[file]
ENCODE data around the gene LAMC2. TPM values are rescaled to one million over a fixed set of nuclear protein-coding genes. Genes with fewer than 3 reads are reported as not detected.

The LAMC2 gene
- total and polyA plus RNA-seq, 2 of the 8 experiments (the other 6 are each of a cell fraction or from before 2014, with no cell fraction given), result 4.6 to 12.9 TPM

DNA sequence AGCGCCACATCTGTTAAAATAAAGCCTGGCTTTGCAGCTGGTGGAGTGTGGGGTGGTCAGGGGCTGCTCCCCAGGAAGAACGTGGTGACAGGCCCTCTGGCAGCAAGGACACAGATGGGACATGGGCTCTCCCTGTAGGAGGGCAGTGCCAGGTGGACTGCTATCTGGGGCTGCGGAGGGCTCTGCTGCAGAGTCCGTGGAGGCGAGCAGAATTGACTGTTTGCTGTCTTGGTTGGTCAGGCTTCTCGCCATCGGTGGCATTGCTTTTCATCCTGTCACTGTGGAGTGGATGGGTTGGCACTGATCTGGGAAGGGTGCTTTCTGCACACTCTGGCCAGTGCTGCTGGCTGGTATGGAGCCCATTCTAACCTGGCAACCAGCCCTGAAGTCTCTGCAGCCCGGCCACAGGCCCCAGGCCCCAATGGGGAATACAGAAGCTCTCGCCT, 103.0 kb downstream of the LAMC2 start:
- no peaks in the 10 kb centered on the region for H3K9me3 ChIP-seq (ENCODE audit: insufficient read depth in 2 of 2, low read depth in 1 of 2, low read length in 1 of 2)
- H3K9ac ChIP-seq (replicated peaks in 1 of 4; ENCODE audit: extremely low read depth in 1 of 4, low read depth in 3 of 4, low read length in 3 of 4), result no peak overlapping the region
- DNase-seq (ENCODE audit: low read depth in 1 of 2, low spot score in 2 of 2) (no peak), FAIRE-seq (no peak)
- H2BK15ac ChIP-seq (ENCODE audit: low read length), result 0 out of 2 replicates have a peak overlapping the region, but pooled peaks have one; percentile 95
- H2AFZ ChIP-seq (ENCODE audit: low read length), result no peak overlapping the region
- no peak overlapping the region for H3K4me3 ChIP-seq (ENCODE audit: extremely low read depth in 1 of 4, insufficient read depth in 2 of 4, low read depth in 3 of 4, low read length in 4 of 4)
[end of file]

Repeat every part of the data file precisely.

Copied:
ENCODE data around the gene LAMC2. TPM values are rescaled to one million over a fixed set of nuclear protein-coding genes. Genes with fewer than 3 reads are reported as not detected.

The LAMC2 gene
- total and polyA plus RNA-seq, 2 of the 8 experiments (the other 6 are each of a cell fraction or from before 2014, with no cell fraction given), result 4.6 to 12.9 TPM

DNA sequence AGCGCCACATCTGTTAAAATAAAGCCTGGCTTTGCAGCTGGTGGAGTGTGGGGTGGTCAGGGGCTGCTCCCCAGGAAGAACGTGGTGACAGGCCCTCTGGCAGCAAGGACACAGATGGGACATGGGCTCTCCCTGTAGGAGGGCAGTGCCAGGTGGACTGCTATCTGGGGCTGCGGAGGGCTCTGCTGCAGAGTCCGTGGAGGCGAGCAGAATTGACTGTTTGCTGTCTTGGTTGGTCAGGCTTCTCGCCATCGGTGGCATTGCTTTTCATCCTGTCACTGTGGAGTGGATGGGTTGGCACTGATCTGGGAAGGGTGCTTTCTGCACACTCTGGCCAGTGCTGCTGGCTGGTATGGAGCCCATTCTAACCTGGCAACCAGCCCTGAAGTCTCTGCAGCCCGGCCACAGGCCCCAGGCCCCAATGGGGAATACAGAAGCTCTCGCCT, 103.0 kb downstream of the LAMC2 start:
- no peaks in the 10 kb centered on the region for H3K9me3 ChIP-seq (ENCODE audit: insufficient read depth in 2 of 2, low read depth in 1 of 2, low read length in 1 of 2)
- H3K9ac ChIP-seq (replicated peaks in 1 of 4; ENCODE audit: extremely low read depth in 1 of 4, low read depth in 3 of 4, low read length in 3 of 4), result no peak overlapping the region
- DNase-seq (ENCODE audit: low read depth in 1 of 2, low spot score in 2 of 2) (no peak), FAIRE-seq (no peak)
- H2BK15ac ChIP-seq (ENCODE audit: low read length), result 0 out of 2 replicates have a peak overlapping the region, but pooled peaks have one; percentile 95
- H2AFZ ChIP-seq (ENCODE audit: low read length), result no peak overlapping the region
- no peak overlapping the region for H3K4me3 ChIP-seq (ENCODE audit: extremely low read depth in 1 of 4, insufficient read depth in 2 of 4, low read depth in 3 of 4, low read length in 4 of 4)